My family never stopped migrating. We fight
so hard. With each other and ourselves. Don’t
talk about that. Not now. There is never
a good time and I learn that songs are the only
moments that last forever. But my mother
always brings me the instant coffee my
dede drank before he died. She wraps it
so carefully in a plastic bag from the market
that we go to when Caddebostan feels unreachable.
We don’t talk about that. Or the grief.
Or my short hair. I want to know what
dede would have said. I want to know that he
can feel the warm wind too if he tried.
We fight so hard. We open the tops of
each other’s heads and watch the birds
fly out. We still don’t talk about my dede.
Copyright © 2021 by beyza ozer. Originally published in Poem-a-Day on January 6, 2021, by the Academy of American Poets.
now i like to imagine la migra running
into the sock factory where my mom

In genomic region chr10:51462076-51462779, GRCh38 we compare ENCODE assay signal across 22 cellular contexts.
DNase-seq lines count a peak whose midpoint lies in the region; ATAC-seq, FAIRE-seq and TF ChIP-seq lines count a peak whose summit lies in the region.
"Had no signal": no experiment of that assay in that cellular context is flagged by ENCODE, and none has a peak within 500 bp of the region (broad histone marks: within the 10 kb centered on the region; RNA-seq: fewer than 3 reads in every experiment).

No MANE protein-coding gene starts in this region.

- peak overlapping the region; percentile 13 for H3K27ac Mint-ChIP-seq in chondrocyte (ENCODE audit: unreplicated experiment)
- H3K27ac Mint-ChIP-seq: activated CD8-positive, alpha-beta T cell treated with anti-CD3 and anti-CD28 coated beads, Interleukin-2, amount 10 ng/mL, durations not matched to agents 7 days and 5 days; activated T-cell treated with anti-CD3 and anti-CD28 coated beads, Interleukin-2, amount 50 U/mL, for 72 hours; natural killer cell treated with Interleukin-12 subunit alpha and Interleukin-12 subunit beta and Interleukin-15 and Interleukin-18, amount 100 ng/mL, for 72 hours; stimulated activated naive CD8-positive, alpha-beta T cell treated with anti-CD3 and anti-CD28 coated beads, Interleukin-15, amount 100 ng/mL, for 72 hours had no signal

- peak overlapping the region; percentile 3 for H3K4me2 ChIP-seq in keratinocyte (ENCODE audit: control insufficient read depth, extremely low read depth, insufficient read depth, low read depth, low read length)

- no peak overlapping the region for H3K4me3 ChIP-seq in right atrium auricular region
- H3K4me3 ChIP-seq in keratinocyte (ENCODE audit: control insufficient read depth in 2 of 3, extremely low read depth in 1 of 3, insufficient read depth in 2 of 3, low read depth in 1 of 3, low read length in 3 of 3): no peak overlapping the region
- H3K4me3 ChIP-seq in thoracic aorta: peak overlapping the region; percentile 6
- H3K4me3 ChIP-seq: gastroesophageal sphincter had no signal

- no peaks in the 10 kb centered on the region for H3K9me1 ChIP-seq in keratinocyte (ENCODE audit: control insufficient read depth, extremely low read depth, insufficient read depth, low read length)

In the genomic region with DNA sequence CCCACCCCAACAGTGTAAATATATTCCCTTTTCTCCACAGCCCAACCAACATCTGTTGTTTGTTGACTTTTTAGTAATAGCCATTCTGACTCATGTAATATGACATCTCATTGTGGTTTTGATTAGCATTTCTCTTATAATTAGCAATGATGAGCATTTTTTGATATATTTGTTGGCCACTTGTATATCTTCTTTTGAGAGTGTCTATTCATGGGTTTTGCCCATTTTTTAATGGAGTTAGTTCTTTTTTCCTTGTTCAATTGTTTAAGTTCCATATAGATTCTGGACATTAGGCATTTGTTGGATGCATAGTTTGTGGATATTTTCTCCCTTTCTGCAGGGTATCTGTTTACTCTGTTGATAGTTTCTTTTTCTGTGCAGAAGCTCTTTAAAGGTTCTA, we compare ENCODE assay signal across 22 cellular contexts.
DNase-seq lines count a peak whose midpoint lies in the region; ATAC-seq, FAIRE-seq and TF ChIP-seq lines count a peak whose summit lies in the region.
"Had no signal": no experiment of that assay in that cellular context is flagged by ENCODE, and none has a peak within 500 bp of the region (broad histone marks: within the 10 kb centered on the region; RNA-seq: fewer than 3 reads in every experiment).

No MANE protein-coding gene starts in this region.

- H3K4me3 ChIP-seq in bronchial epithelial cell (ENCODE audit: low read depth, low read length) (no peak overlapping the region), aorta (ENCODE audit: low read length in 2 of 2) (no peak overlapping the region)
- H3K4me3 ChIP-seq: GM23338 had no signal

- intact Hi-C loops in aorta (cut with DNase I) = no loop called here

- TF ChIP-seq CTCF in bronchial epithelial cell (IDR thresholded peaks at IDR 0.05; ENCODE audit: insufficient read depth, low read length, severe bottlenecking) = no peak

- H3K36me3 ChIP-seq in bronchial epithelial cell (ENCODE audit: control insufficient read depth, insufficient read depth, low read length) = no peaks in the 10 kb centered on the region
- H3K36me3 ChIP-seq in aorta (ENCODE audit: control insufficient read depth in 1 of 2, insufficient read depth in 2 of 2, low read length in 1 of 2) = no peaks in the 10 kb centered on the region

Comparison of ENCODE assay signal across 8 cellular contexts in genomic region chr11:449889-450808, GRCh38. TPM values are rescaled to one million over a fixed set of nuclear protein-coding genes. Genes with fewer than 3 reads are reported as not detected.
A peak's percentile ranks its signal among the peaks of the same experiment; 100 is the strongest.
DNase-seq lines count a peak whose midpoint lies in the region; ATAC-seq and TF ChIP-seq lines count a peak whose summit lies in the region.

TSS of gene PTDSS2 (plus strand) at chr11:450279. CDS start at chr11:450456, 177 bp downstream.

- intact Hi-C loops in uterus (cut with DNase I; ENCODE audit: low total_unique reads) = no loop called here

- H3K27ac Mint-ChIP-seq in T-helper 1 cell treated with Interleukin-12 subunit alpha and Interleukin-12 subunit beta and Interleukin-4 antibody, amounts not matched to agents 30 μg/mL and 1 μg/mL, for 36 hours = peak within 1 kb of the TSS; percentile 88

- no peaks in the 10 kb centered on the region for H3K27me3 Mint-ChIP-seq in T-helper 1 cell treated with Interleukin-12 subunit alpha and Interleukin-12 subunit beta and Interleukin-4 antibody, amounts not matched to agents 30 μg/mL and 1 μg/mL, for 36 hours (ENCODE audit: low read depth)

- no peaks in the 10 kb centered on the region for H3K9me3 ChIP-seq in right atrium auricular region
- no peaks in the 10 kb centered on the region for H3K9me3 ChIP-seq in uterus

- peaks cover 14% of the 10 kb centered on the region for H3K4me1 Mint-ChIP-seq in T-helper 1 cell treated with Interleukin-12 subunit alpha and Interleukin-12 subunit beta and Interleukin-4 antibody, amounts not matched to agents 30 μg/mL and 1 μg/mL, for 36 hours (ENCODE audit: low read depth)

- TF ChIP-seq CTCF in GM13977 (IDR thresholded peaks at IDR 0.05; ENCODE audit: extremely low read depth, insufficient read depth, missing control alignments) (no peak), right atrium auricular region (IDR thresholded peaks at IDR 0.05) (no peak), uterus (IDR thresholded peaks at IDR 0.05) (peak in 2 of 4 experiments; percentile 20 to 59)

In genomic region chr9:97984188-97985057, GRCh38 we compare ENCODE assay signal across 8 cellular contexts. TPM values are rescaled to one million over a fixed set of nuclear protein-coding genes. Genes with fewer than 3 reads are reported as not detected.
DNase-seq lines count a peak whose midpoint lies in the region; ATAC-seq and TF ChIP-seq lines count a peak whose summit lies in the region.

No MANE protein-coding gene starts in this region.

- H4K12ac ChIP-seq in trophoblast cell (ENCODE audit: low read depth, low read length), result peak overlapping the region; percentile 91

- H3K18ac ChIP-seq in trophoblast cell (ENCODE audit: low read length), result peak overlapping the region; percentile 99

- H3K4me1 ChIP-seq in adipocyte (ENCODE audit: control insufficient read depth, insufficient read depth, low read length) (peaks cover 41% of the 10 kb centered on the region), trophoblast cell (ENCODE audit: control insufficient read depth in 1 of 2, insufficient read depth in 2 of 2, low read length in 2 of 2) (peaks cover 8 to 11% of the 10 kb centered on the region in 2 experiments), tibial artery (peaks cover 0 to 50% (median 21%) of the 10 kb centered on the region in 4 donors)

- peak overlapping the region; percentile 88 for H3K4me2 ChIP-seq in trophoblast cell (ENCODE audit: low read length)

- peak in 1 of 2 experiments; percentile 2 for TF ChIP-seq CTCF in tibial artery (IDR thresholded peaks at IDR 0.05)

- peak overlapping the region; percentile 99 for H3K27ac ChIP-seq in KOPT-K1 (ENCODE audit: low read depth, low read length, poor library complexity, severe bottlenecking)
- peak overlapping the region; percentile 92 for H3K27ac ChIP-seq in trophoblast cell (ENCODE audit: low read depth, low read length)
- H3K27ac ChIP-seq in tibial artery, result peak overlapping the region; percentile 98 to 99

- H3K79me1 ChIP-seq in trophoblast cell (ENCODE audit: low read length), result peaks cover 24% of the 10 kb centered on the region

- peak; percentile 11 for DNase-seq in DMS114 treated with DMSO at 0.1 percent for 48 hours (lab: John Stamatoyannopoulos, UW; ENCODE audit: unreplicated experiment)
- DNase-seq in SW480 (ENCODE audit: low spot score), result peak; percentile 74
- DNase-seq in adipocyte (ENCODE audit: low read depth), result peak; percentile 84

& her friends worked. it was all women
who worked there. women who braided
each other’s hair during breaks.
women who wore rosaries, & never
had a hair out of place. women who were ready
for cameras or for God, who ended all their sentences
with si dios quiere. as in: the day before
the immigration raid when the rumor
of a raid was passed around like bread
& the women made plans, si dios quiere.
so when the immigration officers arrived
they found boxes of socks & all the women absent.
safe at home. those officers thought
no one was working. they were wrong.
the women would say it was god working.
& it was god, but the god
my mom taught us to fear
was vengeful. he might have wet his thumb
& wiped la migra out of this world like a smudge
on a mirror. this god was the god that woke me up
at 7am every day for school to let me know
there was food in the fridge for me & my brothers.
i never asked my mom where the food came from,
but she told me anyway: gracias a dios.
gracias a dios del chisme, who heard all la migra’s plans
& whispered them into the right ears
to keep our families safe.
Copyright © 2021 by José Olivarez. Originally published in Poem-a-Day on January 12, 2021, by the Academy of American Poets.